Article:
Background: Naturalistic and small randomized trials have suggested that pharmacogenetic testing may improve treatment outcomes in depression, but its cost-effectiveness is not known. There is growing enthusiasm for personalized medicine, relying on genetic variation as a contributor to heterogeneity of treatment effects. We sought to examine the relationship between a commercial pharmacogenetic test for psychotropic medications and 6-month cost of care and utilization in a large commercial health plan.
Methods: We performed a propensity-score matched case-control analysis of longitudinal health claims data from a large US insurer. Individuals with a mood or anxiety disorder diagnosis (N = 817) who received genetic testing for pharmacokinetic and pharmacodynamic variation were matched to 2,745 individuals who did not receive such testing. Outcomes included number of outpatient visits, inpatient hospitalizations, emergency room visits, and prescriptions, as well as associated costs over 6 months.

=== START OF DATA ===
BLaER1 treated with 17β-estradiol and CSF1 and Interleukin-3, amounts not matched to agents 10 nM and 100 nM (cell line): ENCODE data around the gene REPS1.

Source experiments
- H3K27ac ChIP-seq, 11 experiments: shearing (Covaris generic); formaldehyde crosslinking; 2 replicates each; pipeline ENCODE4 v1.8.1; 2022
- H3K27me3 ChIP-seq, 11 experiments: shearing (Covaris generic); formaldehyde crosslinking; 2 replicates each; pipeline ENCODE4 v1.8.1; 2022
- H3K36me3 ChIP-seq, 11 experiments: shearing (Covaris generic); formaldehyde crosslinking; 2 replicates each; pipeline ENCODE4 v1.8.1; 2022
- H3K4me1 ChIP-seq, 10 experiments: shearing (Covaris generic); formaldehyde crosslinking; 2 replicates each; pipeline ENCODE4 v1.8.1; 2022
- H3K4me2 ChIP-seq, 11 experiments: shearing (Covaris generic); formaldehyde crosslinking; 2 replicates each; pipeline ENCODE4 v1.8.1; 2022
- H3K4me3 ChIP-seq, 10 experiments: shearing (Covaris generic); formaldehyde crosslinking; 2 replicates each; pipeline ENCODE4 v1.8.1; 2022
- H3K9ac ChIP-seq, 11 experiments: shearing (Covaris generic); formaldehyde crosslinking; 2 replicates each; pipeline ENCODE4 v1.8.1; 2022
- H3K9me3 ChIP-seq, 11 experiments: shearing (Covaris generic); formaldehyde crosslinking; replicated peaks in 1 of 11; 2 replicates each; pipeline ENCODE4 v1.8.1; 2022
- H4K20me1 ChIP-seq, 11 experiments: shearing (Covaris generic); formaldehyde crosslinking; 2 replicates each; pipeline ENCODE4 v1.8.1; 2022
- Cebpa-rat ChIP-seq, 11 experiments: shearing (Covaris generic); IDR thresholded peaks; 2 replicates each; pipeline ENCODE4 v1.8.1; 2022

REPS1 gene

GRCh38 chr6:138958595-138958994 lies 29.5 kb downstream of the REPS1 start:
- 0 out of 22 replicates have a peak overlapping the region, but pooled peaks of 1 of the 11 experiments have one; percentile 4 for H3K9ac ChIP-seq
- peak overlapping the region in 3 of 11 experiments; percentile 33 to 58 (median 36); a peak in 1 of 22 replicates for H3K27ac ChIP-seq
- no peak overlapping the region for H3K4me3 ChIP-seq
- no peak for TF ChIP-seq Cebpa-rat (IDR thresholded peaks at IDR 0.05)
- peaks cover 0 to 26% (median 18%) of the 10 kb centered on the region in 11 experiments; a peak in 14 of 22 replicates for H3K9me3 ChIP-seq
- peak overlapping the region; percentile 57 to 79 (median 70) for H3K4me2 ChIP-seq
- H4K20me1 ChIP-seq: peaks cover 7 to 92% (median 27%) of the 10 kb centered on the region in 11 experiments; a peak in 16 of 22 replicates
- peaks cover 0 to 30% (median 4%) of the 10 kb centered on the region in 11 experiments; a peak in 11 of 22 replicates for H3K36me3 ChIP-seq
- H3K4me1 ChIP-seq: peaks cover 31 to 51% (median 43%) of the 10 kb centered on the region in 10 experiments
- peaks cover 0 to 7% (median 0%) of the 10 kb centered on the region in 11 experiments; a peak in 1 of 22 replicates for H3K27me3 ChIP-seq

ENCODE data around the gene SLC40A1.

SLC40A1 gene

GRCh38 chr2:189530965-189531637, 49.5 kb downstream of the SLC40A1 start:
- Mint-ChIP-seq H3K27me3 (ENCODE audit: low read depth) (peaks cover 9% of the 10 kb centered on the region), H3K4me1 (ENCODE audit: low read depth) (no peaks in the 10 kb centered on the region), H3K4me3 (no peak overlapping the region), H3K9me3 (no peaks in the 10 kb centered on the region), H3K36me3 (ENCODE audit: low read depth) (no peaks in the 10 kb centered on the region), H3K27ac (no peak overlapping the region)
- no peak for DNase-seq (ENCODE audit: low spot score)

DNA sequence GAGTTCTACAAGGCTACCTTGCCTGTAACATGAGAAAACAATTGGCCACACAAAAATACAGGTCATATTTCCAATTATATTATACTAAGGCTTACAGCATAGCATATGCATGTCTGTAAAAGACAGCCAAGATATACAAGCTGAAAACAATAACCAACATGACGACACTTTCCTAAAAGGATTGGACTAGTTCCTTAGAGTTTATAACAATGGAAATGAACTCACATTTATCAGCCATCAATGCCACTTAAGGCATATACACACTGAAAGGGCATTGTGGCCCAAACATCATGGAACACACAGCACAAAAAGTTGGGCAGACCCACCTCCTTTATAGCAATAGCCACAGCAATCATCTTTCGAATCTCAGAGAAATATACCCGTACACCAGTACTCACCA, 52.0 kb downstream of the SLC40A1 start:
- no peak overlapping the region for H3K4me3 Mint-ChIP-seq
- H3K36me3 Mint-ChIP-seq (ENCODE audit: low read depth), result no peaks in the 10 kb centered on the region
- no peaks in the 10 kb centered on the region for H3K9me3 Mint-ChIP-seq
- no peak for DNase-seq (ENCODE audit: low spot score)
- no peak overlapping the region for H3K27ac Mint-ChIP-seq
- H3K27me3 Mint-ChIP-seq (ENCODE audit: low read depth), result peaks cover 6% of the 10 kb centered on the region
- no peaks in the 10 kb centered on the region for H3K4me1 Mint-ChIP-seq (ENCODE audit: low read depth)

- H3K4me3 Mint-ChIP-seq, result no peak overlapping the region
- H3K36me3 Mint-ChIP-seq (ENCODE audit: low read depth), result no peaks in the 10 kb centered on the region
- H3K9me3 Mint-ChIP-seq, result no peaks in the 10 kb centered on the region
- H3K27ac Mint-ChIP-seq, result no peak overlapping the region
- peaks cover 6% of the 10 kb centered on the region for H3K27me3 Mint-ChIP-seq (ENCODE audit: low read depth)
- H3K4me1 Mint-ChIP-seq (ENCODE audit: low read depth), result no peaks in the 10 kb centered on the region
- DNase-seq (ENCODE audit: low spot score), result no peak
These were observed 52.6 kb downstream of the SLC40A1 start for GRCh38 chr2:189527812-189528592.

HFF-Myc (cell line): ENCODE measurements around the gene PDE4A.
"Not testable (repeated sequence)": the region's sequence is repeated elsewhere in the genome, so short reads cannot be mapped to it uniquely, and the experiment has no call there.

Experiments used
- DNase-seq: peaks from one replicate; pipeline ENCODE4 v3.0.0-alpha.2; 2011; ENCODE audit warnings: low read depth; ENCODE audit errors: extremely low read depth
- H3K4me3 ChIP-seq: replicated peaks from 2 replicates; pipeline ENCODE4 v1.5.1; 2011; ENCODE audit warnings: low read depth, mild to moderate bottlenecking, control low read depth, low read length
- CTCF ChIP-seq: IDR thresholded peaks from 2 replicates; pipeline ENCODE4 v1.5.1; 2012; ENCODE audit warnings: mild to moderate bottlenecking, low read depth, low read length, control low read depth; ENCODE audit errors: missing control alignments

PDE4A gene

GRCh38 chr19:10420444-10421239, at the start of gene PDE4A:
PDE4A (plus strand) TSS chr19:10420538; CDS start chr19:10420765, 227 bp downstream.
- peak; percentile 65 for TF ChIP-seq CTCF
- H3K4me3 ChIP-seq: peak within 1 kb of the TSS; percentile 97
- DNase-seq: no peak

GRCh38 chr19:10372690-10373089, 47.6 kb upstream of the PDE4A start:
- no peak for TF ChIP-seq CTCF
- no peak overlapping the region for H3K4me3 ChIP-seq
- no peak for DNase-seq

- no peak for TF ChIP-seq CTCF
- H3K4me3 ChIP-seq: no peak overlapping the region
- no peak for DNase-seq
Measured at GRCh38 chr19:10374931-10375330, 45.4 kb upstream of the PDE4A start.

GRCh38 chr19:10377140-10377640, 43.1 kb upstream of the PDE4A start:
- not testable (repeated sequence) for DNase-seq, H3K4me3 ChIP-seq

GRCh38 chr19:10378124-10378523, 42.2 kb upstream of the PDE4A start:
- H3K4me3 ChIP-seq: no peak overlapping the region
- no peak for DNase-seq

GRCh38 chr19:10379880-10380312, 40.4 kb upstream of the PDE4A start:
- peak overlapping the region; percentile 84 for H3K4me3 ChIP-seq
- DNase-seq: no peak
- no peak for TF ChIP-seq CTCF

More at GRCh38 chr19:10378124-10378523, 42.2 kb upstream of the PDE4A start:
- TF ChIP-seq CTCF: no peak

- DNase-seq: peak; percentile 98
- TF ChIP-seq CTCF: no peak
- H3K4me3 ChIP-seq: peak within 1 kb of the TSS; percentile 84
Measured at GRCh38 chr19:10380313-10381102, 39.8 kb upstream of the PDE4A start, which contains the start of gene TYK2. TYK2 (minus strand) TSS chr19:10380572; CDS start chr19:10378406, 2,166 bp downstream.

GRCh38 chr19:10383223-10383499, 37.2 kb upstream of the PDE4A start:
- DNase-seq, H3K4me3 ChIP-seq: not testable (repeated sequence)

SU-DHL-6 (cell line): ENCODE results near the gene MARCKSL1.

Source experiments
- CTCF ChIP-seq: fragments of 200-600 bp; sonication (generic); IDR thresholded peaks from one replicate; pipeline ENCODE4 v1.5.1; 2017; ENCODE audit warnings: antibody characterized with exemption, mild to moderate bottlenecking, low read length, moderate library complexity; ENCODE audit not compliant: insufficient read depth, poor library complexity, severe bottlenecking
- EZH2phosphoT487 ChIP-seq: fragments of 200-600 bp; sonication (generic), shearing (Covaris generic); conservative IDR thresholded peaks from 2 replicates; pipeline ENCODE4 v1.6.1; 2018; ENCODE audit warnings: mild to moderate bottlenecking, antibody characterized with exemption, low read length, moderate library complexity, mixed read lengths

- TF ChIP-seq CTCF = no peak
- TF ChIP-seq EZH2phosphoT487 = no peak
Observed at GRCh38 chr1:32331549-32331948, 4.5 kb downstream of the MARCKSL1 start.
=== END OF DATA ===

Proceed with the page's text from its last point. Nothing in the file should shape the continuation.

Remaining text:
Results: On average, individuals who underwent testing experienced 40% fewer all-cause emergency room visits (mean difference 0.13 visits; P < 0.0001) and 58% fewer inpatient all-cause hospitalizations (mean difference 0.10 visits; P < 0.0001) than individuals in the control group. The two groups did not differ significantly in number of psychotropic medications prescribed or mood-disorder related hospitalizations. Overall 6-month costs were estimated to be $1,948 (SE 611) lower in the tested group.
Conclusions: Pharmacogenetic testing represents a promising strategy to reduce costs and utilization among patients with mood and anxiety disorders.
Keywords: antidepressant; anxiety disorder; biomarker; cytochrome P450; genetic; major depressive disorder; propensity score.
© 2018 Wiley Periodicals, Inc.